Urinary tract stones are solid build-ups of crystals made from minerals and proteins found in urine.
Urinary tract stones begin to form in a kidney and may enlarge in a ureter or the bladder. Depending on where a stone is located, it may be called a kidney stone, ureteral stone, or bladder stone.
Factors that increase your risk of developing urinary tract stones include:
Family or personal history. If someone in your family has kidney stones, you're more likely to develop stones, too. And if you've already had one or more kidney stones, you're at increased risk of developing another.
Dehydration. Not drinking enough water each day can increase your risk of kidney stones. People who live in warm climates and those who sweat a lot may be at higher risk than others.
Certain diets. Eating a diet that's high in protein, sodium (salt) and sugar may increase your risk of some types of kidney stones. This is especially true with a high-sodium diet. Too much salt in your diet increases the amount of calcium your kidneys must filter and significantly increases your risk of kidney stones.
Being obese. High body mass index (BMI), large waist size and weight gain have been linked to an increased risk of kidney stones.
Digestive diseases and surgery. Gastric bypass surgery, inflammatory bowel disease or chronic diarrhea can cause changes in the digestive process that affect your absorption of calcium and water, increasing the levels of stone-forming substances in your urine.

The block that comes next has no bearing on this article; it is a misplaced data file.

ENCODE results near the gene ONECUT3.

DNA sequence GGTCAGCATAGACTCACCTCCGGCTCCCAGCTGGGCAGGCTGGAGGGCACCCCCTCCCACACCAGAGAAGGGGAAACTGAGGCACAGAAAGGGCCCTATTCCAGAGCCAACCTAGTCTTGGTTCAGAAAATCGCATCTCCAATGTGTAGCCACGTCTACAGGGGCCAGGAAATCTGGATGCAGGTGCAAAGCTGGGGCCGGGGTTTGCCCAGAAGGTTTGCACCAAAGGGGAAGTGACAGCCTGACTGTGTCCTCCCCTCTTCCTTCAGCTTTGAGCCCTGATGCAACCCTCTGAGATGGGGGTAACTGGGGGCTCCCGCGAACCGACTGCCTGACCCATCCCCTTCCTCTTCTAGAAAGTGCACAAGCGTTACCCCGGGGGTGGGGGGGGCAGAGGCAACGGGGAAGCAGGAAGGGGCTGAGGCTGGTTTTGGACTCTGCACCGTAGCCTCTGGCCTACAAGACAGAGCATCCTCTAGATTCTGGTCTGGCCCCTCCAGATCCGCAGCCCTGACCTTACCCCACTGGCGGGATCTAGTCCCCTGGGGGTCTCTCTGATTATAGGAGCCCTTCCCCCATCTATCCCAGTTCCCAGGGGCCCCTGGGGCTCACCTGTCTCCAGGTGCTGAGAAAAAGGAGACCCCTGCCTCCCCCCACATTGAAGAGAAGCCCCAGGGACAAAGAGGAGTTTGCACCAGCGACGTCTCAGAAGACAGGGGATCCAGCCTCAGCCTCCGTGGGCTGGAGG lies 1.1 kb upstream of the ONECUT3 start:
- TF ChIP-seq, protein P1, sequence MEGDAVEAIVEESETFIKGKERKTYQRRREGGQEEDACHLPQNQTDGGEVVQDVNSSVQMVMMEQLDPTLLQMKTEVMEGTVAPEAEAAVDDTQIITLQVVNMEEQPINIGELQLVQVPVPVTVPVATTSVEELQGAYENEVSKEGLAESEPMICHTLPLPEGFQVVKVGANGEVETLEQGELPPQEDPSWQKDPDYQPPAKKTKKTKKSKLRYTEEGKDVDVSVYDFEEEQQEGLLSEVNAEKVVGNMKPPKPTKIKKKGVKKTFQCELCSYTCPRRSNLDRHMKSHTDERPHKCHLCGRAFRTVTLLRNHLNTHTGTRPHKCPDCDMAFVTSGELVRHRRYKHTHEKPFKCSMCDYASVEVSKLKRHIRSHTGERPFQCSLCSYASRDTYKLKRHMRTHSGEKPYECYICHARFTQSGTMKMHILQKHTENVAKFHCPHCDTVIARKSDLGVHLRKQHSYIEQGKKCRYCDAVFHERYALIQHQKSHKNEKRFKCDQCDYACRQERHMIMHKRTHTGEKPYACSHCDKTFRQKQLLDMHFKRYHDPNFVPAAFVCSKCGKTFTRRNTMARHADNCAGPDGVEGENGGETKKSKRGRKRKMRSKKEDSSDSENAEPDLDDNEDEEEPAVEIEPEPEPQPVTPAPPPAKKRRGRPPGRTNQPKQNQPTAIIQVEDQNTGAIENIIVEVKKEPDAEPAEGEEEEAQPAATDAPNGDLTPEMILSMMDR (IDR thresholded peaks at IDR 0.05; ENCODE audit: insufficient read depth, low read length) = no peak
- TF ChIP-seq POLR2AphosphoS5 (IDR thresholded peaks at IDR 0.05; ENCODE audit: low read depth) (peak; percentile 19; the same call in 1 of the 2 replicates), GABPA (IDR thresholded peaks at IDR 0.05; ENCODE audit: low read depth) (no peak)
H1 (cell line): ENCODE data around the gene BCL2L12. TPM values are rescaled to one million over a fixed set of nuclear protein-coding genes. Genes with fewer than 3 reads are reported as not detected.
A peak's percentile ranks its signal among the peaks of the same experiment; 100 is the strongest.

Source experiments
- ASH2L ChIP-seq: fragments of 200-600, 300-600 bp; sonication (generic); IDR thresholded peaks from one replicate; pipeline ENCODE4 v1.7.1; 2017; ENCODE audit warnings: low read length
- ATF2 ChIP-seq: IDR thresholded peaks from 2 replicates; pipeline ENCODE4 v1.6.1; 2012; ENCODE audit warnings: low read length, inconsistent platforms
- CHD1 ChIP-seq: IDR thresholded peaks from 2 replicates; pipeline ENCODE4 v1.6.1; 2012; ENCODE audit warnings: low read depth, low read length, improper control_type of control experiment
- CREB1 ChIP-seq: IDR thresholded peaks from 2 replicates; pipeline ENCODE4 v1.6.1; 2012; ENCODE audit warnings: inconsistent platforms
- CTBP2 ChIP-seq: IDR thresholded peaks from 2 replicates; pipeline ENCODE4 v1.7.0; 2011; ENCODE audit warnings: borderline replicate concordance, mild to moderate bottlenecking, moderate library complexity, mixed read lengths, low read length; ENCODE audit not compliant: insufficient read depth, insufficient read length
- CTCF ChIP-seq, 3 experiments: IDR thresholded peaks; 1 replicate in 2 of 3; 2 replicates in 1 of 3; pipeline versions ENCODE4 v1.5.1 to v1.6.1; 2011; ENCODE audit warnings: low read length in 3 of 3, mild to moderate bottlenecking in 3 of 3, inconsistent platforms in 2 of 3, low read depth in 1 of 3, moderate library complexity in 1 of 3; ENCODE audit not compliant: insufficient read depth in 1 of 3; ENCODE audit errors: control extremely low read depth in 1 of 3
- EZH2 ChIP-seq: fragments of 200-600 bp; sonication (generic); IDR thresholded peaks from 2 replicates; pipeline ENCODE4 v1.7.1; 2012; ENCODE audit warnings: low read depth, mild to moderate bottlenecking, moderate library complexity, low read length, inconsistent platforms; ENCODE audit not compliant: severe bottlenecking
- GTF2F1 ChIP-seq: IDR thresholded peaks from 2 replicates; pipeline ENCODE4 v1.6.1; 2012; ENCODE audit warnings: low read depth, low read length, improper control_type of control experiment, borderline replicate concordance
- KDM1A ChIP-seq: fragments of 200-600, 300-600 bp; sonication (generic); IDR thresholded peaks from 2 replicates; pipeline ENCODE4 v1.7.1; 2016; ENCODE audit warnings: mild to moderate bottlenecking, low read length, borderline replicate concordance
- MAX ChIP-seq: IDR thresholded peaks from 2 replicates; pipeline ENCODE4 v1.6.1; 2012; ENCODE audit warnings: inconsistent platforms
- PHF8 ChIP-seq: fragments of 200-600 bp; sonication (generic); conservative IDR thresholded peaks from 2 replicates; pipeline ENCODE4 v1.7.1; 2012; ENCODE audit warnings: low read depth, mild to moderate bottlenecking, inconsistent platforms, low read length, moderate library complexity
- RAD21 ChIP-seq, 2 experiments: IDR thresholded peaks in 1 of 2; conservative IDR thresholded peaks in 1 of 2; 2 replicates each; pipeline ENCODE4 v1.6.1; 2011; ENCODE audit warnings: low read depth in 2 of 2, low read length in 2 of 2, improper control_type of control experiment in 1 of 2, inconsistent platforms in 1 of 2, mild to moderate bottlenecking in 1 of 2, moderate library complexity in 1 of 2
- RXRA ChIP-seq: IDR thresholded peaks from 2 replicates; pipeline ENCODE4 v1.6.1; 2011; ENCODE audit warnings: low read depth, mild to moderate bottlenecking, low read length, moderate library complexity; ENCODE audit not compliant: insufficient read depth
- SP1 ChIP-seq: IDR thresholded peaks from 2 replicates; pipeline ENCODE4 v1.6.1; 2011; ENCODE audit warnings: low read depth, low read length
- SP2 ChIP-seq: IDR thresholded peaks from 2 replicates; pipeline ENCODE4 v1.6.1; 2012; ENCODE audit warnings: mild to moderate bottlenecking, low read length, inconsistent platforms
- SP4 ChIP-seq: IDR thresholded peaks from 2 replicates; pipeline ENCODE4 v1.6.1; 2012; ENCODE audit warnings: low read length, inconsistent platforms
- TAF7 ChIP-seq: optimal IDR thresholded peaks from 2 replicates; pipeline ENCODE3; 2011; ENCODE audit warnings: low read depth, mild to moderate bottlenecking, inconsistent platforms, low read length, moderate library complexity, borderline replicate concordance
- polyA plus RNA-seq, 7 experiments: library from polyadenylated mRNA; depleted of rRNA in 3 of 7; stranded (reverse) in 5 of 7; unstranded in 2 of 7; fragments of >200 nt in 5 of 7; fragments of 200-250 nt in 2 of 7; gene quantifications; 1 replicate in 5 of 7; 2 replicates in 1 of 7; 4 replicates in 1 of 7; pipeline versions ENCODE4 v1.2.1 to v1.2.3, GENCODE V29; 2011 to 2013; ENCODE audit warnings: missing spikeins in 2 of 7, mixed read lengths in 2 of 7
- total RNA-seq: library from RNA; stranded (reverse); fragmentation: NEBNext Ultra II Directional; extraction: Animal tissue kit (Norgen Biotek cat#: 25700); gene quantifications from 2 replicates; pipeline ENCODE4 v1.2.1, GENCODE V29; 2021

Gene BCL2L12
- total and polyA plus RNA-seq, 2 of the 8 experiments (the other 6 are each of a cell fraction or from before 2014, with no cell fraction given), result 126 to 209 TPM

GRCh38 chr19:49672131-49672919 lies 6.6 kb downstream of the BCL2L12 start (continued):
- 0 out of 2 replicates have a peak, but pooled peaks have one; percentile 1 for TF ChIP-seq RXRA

Other medical conditions. Diseases and conditions that may increase your risk of kidney stones include renal tubular acidosis, cystinuria, hyperparathyroidism, certain medications and some urinary tract infections.
A kidney stone may not cause symptoms until it moves around within your kidney or passes into your ureter — the tube connecting the kidney and bladder. At that point, you may experience these signs and symptoms:
Pain caused by a kidney stone may change — for instance, shifting to a different location or increasing in intensity — as the stone moves through your urinary tract.
If your doctor suspects you have a kidney stone, you may have diagnostic tests and procedures, such as:
Blood testing. Blood tests may reveal too much calcium or uric acid in your blood. Blood test results help monitor the health of your kidneys and may lead your doctor to check for other medical conditions.
Urine testing. The 24-hour urine collection test may show that you're excreting too many stone-forming minerals or too few stone-preventing substances.
Imaging. Imaging tests may show kidney stones in your urinary tract. Options range from simple abdominal X-rays, ultrasounds or computerized tomography (CT scans).
Analysis of passed stones. You may be asked to urinate through a strainer to catch stones that you pass. Lab analysis will reveal the makeup of your kidney stones. Your doctor uses this information to determine what's causing your kidney stones and to form a plan to prevent more kidney stones.
Treatment for kidney stones varies, depending on the type of stone and the cause.
Small stones with minimal symptoms
Many small kidney stones won't require treatment. You may be able to pass a small stone by:
Urinary tract stones that can't be treated with conservative measures — either because they're too large to pass on their own or because they cause bleeding, blockage of the kidney or ongoing urinary tract infections — will require more active treatment.